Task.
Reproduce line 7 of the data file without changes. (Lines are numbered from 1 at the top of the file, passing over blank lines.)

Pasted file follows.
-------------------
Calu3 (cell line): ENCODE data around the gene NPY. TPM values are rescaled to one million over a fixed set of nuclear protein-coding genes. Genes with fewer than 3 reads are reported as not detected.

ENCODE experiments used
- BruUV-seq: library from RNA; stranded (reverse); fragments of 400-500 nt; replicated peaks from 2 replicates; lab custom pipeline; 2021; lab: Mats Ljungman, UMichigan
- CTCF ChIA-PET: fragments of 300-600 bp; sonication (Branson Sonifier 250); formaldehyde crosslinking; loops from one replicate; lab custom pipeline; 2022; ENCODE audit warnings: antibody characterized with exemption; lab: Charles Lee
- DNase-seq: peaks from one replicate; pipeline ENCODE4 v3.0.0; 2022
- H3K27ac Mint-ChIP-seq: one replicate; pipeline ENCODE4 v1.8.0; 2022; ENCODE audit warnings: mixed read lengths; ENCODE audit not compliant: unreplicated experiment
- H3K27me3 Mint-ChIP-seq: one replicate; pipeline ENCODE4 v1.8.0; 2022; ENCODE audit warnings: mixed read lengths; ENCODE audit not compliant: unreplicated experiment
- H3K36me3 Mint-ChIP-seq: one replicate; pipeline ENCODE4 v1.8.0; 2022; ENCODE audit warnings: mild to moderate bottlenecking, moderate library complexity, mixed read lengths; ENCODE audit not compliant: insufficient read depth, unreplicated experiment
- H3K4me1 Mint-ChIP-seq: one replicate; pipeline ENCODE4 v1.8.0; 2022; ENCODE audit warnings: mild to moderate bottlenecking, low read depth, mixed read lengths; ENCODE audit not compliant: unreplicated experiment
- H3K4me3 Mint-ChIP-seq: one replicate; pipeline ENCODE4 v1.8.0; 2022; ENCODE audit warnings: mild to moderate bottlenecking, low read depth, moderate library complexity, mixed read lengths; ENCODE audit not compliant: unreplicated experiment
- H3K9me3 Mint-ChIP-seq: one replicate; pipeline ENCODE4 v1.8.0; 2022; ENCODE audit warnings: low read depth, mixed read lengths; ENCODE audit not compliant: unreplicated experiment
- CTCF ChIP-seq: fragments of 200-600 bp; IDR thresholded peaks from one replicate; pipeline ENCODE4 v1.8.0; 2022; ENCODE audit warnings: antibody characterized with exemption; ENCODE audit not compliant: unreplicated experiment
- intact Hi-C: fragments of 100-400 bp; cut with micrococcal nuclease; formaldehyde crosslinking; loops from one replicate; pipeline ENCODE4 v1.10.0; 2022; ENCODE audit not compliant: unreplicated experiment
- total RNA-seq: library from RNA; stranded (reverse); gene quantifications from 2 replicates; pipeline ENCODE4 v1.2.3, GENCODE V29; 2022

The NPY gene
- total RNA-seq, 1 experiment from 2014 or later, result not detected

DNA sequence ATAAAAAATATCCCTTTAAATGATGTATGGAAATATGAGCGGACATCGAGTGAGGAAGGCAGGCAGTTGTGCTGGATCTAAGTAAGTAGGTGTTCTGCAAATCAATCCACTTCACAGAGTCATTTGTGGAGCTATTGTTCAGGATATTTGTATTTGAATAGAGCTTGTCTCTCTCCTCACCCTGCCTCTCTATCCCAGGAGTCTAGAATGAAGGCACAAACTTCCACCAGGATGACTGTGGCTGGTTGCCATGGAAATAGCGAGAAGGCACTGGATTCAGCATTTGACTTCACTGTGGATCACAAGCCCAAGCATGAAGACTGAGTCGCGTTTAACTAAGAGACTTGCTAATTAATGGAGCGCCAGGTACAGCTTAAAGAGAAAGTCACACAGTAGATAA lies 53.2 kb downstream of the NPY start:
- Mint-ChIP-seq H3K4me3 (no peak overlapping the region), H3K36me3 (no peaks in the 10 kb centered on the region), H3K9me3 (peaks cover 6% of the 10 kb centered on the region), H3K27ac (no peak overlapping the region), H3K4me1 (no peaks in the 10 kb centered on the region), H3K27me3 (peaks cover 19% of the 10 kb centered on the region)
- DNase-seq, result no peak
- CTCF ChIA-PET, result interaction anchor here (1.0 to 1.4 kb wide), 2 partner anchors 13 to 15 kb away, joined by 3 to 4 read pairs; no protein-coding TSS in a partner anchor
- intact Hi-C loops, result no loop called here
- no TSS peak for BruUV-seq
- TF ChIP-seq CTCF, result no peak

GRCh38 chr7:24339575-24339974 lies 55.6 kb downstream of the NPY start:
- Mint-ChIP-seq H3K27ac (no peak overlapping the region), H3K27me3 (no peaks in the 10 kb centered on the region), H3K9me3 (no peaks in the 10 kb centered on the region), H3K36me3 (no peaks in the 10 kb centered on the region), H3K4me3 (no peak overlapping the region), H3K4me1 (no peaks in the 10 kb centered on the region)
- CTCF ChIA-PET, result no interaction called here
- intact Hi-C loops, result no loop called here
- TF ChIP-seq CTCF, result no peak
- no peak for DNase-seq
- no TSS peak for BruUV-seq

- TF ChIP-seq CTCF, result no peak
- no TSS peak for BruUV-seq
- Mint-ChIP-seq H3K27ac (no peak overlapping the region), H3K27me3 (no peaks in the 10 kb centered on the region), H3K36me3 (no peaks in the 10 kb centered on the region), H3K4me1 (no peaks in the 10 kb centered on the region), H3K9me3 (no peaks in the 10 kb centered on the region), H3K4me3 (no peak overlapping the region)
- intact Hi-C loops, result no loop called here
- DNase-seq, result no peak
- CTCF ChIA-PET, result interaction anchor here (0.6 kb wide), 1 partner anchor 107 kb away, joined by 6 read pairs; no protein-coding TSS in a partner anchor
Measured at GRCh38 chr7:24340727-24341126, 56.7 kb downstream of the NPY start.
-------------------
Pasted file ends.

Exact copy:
- H3K27me3 Mint-ChIP-seq: one replicate; pipeline ENCODE4 v1.8.0; 2022; ENCODE audit warnings: mixed read lengths; ENCODE audit not compliant: unreplicated experiment